Gowarczow Jewish Cemetery
The first recorded mention of Gowarczów dates to 1361. The town was founded under the Magdeburg Law by Władysław Jagiełło in 1430 and was originally an agricultural town. The town’s other source of income was through trade with Silesia and Moravia. The active development of the Jewish community is reflected in records since the mid-17th century. In poll tax registers, taxes in 1662 were paid by 33 Jewish families. In 1676, there were 46 Jewish families. The community then owned a synagogue, a cheder, a mikvah, and a cemetery located on the road to Rogówek. In 1767, Antoni Jabłonowski, the owner of the town, granted the Jews additional trade privileges. The nail industry and the iron trade also developed in Gowarczów. In 1827, Jews constituted 43.6% of the total population (457 people). One hundred years later—as a result of economic collapse and growing anti-Semitism—the Jewish population decreased to 33.7% of the total population (508 people). During World War II, about a thousand Jews from Gowarczów and its vicinity were deported and murdered in the Treblinka extermination camp.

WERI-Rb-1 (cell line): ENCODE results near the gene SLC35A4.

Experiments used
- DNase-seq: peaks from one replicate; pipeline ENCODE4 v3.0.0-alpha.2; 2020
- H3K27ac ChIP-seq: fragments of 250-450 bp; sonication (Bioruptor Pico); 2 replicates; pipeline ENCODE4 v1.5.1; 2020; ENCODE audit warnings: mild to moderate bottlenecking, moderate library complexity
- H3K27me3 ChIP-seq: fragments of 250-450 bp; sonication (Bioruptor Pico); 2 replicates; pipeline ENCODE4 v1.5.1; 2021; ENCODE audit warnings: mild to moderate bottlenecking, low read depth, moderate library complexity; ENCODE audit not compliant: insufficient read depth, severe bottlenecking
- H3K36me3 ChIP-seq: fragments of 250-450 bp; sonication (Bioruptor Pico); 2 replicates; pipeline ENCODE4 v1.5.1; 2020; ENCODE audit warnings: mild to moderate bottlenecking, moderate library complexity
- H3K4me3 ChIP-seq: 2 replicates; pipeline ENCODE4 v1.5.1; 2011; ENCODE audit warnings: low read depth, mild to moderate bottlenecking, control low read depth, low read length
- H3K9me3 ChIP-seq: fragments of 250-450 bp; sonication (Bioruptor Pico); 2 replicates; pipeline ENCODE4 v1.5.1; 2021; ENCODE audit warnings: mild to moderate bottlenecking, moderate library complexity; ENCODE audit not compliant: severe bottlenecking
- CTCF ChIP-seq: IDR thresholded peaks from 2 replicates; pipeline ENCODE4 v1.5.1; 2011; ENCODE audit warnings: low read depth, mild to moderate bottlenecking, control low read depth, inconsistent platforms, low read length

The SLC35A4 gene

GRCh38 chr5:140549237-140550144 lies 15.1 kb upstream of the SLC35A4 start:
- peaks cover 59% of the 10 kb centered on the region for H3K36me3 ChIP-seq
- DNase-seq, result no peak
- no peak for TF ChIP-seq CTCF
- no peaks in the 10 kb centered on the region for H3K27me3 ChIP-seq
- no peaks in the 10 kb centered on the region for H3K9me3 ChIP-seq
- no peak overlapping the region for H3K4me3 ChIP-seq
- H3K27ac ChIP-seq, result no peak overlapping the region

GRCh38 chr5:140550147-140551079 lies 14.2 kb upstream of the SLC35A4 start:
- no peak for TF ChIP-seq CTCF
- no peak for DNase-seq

The exact date of the Jewish cemetery’s foundation is unknown, though it is likely that it was established in the mid-17th century (before 1662). It was situated south-east of the town, on a small hill, near Aleja Wyzwolenia Street. In 1934, there was a brick fence in good condition surrounding the cemetery. The cemetery covered an area of approximately 0.5 hectares. The last burial in the cemetery was recorded in 1942. The cemetery was destroyed during World War II, and after the war, in the 1980’s, it was used as a pasture. There are no tombstones left within the cemetery. The layout of burials is indiscernible, and the area is covered with grass and thickets. The cemetery is listed in the Municipal and Provincial Register of Monuments.